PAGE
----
History lends context to our understanding of present day events. Few Canadians have a detailed understanding of the myriad of factors behind native land claims. The legal precedents derived from three centuries of treaty-making form a labyrinth that few researchers have dared map before. After almost two decades of research on Native-newcomer relations, Dr. James Miller has taken on the task.
Since 1983, Dr. Miller has worked on a succession of research projects aimed at advancing the understanding of Native-newcomer relations in Canada. His research concentrates on the interaction of indigenous and immigrant peoples, and on assessing its impact on both sides of the encounter. This work has greatly enriched our understanding of these issues while identifying specific areas that require further work. The history of the treaty-making process is one such area.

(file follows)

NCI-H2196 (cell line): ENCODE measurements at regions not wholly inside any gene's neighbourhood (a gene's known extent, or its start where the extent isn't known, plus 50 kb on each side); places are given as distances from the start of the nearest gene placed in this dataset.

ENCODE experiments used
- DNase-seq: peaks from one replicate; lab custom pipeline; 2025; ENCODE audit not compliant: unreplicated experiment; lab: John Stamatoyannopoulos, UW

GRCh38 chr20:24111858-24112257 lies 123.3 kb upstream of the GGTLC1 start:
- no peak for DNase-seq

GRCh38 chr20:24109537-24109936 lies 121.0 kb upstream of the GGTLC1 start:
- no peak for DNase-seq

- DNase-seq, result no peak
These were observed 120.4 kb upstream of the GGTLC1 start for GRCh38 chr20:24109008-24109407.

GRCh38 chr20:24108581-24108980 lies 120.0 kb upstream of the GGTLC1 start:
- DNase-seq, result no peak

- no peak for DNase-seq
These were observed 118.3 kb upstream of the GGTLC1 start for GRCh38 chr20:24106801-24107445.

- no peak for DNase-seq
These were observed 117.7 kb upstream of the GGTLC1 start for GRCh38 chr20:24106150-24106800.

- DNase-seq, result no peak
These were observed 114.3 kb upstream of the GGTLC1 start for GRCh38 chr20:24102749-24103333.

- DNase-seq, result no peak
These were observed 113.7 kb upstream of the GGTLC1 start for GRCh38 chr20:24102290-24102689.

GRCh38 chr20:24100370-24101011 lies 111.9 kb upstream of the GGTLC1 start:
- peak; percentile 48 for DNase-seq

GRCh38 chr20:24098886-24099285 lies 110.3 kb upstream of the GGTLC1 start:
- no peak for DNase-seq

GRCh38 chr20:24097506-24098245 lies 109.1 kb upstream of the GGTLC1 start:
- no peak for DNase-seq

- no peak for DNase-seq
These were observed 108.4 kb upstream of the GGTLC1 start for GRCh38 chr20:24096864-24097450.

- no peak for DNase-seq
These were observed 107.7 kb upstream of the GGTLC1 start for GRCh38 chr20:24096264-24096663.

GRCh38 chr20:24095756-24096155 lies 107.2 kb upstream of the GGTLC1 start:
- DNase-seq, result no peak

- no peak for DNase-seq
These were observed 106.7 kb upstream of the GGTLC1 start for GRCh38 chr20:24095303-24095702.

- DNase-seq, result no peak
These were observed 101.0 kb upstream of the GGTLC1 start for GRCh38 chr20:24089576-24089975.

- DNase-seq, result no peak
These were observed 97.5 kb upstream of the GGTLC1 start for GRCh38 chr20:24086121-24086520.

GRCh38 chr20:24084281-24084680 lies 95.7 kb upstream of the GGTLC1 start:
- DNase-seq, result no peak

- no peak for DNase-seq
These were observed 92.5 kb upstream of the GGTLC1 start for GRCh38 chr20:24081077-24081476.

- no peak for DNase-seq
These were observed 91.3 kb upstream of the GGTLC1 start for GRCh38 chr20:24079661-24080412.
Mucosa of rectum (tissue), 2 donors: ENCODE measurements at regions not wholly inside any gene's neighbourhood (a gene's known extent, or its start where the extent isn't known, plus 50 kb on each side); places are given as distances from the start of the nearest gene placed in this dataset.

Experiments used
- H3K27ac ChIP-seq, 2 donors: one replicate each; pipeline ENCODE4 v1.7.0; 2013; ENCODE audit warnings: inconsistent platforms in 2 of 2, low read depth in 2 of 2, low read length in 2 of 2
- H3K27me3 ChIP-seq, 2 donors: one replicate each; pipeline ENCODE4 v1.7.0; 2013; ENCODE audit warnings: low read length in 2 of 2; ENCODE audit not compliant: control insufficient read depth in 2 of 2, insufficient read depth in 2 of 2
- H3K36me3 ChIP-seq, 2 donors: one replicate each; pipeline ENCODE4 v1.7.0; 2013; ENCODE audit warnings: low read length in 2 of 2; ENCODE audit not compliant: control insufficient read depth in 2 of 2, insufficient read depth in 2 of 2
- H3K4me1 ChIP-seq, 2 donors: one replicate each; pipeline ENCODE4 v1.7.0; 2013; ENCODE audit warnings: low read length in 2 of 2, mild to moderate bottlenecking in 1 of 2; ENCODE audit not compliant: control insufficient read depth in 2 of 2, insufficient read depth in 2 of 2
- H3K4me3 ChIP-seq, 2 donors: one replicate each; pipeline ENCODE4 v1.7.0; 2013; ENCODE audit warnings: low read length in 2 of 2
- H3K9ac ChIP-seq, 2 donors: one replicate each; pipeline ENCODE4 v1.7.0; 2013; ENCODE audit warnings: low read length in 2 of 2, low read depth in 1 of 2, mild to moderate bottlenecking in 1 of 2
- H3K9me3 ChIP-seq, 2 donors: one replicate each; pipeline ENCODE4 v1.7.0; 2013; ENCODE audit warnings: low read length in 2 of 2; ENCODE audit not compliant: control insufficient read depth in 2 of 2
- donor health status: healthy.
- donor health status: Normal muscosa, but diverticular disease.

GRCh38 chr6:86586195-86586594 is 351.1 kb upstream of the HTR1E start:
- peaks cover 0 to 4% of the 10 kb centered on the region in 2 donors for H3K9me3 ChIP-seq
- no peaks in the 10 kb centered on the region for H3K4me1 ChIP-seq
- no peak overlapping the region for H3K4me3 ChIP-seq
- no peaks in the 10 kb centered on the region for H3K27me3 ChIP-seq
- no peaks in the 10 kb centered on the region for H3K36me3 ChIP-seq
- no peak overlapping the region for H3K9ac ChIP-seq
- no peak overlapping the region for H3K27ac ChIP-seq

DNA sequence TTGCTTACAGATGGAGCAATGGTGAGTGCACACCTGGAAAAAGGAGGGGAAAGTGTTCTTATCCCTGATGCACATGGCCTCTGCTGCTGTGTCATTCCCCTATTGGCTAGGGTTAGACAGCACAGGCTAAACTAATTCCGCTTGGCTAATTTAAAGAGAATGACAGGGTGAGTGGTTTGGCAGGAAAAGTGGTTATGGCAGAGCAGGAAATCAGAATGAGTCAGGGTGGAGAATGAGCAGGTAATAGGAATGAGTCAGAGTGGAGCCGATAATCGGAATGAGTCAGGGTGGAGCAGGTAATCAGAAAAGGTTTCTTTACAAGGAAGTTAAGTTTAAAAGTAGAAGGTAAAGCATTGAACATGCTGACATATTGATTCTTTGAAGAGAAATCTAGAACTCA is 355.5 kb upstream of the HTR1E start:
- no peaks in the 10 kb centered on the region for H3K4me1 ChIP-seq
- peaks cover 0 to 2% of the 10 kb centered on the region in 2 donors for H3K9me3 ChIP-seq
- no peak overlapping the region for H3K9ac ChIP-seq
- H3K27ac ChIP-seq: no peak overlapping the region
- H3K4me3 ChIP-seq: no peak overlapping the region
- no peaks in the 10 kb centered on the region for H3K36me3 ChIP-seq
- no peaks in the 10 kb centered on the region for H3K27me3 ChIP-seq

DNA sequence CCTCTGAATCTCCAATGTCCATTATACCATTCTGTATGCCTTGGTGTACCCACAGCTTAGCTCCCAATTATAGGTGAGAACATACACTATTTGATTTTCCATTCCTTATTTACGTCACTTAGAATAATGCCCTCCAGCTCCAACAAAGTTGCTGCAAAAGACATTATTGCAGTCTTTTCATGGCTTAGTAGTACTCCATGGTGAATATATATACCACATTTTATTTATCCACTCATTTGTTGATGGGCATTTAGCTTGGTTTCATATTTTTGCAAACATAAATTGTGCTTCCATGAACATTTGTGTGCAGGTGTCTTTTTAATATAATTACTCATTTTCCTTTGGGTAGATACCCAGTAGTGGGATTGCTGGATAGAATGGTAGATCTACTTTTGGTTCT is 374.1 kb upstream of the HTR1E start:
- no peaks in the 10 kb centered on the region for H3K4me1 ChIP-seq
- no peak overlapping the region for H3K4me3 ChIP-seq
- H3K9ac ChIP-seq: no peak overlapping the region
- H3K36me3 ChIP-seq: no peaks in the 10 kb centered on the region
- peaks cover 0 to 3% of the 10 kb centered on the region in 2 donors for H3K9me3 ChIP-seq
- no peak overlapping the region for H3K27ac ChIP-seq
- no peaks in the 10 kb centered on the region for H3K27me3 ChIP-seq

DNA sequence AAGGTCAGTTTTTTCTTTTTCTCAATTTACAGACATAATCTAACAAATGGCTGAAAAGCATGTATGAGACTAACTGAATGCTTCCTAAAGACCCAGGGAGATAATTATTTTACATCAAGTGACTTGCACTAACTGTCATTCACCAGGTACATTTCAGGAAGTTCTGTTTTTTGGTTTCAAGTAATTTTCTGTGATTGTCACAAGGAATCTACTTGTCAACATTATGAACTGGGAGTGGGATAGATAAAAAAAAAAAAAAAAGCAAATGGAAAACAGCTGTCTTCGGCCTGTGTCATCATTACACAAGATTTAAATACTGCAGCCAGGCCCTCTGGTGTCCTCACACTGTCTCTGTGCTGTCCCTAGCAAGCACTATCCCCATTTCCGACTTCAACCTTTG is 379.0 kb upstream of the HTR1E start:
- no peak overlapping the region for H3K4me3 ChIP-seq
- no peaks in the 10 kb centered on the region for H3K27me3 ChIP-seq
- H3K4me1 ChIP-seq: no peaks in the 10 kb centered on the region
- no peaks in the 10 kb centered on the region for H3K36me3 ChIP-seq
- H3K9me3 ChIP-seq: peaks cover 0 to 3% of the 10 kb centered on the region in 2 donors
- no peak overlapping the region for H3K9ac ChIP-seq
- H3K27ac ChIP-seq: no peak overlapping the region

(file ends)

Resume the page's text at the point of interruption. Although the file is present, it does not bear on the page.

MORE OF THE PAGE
From the time Europeans first ventured into the forests of what is today Canada, they and their Native counterparts faced a great challenge: how to share a land that one group claimed through ancestry and the other claimed in the name of God and a far-off King? At first there were violent conflicts but over time, agreements, or treaties, were made. Why should we care about these ancient agreements? Because the treaties offer context for, and facilitate understanding of, many of today's contentious issues regarding Aboriginal rights.
Issues such as land claim settlements, Native self-government, hunting and fishing rights all trace their lineage back through 300 years and a patchwork of written and oral agreements that sometimes contradict each other. In taking a systematic approach to the study of Canada's treaty process, Dr. Miller expects to reveal a story that is faithful to history and relevant to future treaty makers, both Native and Newcomer.